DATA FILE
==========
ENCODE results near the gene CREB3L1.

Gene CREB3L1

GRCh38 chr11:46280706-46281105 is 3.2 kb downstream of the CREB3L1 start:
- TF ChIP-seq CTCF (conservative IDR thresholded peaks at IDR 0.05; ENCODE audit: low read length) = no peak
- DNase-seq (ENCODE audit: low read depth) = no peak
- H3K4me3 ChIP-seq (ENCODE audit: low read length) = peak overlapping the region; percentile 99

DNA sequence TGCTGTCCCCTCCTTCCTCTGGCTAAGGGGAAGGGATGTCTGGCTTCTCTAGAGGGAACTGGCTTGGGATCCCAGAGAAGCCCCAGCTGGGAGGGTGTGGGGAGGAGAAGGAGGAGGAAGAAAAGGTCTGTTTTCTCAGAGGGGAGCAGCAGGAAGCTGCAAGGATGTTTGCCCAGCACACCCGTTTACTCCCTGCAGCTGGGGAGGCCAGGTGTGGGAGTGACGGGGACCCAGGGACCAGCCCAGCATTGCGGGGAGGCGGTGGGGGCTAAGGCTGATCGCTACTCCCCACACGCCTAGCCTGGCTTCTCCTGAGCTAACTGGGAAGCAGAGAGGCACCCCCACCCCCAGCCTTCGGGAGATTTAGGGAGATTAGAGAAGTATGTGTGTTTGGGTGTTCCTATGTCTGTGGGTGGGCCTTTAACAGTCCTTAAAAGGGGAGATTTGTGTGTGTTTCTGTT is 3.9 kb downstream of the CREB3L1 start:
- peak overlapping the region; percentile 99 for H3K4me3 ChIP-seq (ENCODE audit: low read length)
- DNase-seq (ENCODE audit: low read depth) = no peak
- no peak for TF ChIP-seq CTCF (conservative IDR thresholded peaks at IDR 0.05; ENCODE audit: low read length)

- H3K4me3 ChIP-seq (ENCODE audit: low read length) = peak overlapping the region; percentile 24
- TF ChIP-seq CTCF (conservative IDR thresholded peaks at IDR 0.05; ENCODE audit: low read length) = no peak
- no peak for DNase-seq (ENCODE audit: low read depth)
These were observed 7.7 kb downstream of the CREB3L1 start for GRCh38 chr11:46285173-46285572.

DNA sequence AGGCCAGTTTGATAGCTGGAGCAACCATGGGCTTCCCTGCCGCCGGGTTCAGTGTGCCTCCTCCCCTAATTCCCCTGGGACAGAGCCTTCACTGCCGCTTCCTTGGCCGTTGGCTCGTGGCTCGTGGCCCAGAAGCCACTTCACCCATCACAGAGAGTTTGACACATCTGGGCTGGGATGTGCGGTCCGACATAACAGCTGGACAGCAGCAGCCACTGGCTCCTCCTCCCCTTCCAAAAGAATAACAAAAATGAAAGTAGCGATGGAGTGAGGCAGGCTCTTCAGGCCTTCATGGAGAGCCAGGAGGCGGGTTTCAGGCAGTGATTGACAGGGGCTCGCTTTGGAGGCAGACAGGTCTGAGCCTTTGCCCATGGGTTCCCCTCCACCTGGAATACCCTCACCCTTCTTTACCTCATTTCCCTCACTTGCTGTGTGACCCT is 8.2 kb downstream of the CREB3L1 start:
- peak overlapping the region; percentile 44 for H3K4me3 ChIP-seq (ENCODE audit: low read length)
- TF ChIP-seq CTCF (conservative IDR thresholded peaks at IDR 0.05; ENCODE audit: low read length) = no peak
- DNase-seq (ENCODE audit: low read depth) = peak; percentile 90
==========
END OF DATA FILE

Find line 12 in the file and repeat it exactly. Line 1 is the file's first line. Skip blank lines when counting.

- TF ChIP-seq CTCF (conservative IDR thresholded peaks at IDR 0.05; ENCODE audit: low read length) = no peak